Here’s a pro tip: if you’re going to enact a law intended to enable discrimination, you might want to make at least some minimal effort not to emulate other laws the Supreme Court has already struck down.
And yet, the lawmakers behind Mississippi’s HB 1523, legislation permitting a broad range of discrimination against LGBT people in that state, violated one of the cardinal rules of drafting discriminatory laws — don’t be so flamboyant about it!
Before the mid-1990s, the Supreme Court largely ignored — or even actively shut down — cases brought by parties alleging anti-gay discrimination. That changed with the Court’s 1996 decision in Romer v. Evans, which struck down a Colorado constitutional amendment that singled out gay men, lesbians and bisexuals for inferior treatment under the law. Labeled as a ban on “Protected Status Based on Homosexual, Lesbian, or Bisexual Orientation,” the amendment forbade any arm of Colorado government from extending civil rights protections “whereby homosexual, lesbian or bisexual orientation, conduct, practices or relationships shall constitute or otherwise be the basis of or entitle any person or class of persons to have or claim any minority status, quota preferences, protected status or claim of discrimination.”
The primary sin of this amendment, as Justice Anthony Kennedy explained for the Court, was that it made gay people and bisexuals into a kind of underclass who were not even permitted to seek out civil rights protections through the ordinary political process. “Homosexuals, by state decree, are put in a solitary class with respect to transactions and relations in both the private and governmental spheres,” Kennedy wrote. “The amendment withdraws from homosexuals, but no others, specific legal protection from the injuries caused by discrimination, and it forbids reinstatement of these laws and policies.”
“Laws singling out a certain class of citizens for disfavored legal status or general hardships are rare,” Kennedy added. “A law declaring that in general it shall be more difficult for one group of citizens than for all others to seek aid from the government is itself a denial of equal protection of the laws in the most literal sense.”
Which brings us back to HB 1523. The Mississippi law, like the Colorado amendment, explicitly singles out LGBT people “for disfavored legal status.” The law begins with a declaration that “the sincerely held religious beliefs or moral convictions protected by this act are the belief or conviction that . . . marriage is or should be recognized as the union of one man and one woman” and that “male (man) or female (woman) refer to an individual’s immutable biological sex as objectively determined by anatomy and genetics at time of birth” (additionally, the law also purports to give special rights to people who object to extramarital sex of all kinds). Though dressed up somewhat in the rhetoric of religious liberty, this declaration is about as explicit a statement as Mississippi could have mustered expressing animus towards LGBT individuals. It specifically identifies same-sex couples and trans people as the “solitary class” disabled by the law.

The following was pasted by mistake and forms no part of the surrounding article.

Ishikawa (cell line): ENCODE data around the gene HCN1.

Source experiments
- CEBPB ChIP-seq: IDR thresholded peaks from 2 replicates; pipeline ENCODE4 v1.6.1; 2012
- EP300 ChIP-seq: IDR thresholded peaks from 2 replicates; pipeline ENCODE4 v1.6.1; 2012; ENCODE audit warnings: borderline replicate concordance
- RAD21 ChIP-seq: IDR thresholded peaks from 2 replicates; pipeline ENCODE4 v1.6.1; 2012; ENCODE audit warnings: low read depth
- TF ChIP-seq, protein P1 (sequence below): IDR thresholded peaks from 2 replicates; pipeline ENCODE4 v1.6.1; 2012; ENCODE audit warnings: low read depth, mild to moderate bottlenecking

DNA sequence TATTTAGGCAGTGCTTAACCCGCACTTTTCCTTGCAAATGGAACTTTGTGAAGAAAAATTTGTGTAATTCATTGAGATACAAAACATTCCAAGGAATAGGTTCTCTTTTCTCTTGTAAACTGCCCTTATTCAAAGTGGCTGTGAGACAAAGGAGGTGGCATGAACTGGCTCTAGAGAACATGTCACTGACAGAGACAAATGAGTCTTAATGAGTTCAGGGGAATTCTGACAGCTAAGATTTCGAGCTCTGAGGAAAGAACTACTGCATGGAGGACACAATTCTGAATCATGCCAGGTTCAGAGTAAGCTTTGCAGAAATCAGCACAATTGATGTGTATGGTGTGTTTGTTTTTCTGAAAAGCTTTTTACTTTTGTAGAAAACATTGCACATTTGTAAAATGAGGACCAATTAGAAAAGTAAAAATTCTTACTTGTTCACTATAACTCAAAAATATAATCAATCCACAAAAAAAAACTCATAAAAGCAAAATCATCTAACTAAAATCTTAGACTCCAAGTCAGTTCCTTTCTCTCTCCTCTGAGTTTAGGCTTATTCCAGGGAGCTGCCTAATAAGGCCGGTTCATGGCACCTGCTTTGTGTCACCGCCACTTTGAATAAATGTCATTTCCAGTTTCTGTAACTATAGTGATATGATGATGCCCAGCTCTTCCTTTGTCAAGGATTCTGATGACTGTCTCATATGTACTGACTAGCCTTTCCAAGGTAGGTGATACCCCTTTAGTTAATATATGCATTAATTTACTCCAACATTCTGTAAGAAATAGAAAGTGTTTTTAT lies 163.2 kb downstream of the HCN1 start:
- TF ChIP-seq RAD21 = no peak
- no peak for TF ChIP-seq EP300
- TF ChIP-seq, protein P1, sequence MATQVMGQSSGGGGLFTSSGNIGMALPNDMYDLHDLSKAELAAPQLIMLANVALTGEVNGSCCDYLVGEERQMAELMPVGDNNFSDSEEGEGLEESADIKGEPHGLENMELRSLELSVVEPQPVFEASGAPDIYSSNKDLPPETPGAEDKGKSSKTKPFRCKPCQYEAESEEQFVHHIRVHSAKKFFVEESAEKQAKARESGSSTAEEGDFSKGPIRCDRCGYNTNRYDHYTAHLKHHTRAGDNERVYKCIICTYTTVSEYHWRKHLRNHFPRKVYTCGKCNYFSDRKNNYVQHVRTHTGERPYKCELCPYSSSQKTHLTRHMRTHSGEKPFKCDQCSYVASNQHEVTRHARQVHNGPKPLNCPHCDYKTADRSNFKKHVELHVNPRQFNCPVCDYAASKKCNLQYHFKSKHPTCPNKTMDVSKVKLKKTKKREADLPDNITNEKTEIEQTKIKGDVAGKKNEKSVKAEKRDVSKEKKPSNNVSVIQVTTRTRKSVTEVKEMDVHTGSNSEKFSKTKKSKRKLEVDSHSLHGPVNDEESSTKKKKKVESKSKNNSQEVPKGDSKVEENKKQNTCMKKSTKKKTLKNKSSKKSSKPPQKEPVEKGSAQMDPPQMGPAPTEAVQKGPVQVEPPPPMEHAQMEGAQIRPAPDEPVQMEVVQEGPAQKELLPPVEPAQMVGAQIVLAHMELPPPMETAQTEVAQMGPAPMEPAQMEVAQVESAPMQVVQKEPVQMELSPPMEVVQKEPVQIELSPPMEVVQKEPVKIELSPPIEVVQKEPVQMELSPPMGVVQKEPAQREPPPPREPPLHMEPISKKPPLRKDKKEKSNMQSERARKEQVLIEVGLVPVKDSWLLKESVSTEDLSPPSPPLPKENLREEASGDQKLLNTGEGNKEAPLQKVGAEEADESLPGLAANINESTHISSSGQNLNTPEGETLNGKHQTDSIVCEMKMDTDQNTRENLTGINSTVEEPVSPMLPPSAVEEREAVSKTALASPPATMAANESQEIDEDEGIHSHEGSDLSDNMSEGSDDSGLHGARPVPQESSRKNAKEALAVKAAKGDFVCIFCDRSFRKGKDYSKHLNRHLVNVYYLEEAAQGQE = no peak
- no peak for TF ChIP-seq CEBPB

The bulk of the rest of the law is a laundry list of the specific disabilities LGBT people will face if HB 1523 remains in effect. Though Mississippi isn’t exactly a haven for LGBT rights to begin with, the new law prevents the state or its subdivisions from extending a wide range of protections on the basis of sexual orientation or gender identity.
Thus, employers gain a special right to force trans-women to wear traditionally male clothing, or vice-versa. Photographers, wedding planners, cake bakers, venues and other, similar services gain a special right to deny services to same-sex couples. Foster parents gain a special right to raise children to support marriage discrimination and to be anti-trans. Employers deemed “religious organizations” gain the special right to fire any employee — from the chief executive to the janitor — for supporting marriage equality or for being trans.
Some of these acts, of course, may remain illegal under federal law, but the law extends as much of an umbrella as Mississippi can extend over a wide range of discrimination.
Admittedly, the Mississippi law is not perfectly comparable to the amendment in Romer. Colorado’s amendment was a sweeping general ban on civil rights laws based on sexual orientation, while the Mississippi law appears to be a wish list of specific permissions sought by anti-LGBT religious groups. Even so, the Court’s gay rights jurisprudence has only grown more robust since Romer. Indeed, the Court’s 2015 marriage equality decision includes some language suggesting that courts should apply a high degree of skepticism to any law that discriminates on the basis of sexual orientation.
Of course, that doesn’t necessarily mean that the Court will look with similar skepticism at discrimination against trans people, but the trend in LGBT rights cases has moved almost entirely in one direction since Romer. That fact, combined with HB 1523’s explicit language identifying it as an unambiguous permission slip to engage in discrimination, will likely be enough to shut the law down once it starts to limit the rights of LGBT people in that state.